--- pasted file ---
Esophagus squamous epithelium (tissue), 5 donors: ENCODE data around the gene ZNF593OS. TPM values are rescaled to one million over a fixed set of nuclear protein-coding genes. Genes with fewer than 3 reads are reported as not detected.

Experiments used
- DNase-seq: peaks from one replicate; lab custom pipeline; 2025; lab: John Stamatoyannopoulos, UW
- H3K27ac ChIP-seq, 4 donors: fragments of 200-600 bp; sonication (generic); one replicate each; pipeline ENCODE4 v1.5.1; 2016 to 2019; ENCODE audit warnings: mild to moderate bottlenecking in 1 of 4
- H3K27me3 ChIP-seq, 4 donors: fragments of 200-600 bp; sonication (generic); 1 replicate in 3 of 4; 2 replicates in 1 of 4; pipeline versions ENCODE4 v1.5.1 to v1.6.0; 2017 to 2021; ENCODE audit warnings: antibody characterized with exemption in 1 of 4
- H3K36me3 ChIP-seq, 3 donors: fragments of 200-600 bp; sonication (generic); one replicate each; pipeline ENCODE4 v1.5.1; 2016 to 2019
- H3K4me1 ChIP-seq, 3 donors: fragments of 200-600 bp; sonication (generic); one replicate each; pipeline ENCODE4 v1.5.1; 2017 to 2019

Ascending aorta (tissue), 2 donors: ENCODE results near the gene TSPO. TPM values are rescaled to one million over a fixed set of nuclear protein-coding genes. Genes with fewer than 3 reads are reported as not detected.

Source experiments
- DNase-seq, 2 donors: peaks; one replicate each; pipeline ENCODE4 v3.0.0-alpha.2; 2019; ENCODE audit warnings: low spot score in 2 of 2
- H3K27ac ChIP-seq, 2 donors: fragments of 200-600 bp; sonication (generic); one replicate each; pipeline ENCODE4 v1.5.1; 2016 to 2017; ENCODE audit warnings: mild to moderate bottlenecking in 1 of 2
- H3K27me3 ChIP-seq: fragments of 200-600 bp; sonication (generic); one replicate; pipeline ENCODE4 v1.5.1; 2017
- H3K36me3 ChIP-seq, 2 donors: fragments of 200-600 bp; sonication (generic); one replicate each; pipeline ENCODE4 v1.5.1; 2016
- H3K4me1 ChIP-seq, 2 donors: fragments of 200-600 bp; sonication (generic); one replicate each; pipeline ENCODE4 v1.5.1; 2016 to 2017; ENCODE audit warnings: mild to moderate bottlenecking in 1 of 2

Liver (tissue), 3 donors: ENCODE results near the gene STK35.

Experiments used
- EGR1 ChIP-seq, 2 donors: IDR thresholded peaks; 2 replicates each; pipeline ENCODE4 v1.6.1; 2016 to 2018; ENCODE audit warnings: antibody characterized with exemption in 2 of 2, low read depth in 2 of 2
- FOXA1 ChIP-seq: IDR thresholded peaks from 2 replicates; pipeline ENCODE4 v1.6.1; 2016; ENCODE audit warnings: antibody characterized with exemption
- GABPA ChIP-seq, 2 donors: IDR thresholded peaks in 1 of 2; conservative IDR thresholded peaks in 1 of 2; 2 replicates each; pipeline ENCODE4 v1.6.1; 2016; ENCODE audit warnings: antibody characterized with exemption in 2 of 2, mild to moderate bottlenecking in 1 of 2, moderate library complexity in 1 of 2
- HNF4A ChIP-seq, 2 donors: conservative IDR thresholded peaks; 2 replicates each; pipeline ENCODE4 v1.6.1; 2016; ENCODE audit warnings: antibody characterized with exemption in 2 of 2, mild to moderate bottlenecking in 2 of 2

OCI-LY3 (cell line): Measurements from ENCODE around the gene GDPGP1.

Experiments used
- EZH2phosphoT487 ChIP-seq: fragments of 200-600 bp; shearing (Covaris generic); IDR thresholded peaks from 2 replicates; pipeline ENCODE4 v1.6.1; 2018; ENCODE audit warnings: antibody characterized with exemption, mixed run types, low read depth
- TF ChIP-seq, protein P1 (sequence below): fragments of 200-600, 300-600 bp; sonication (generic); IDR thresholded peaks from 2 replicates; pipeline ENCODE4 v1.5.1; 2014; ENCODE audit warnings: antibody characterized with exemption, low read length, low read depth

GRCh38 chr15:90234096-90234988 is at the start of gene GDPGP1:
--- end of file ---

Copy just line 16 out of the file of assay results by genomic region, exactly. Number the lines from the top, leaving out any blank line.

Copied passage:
Experiments used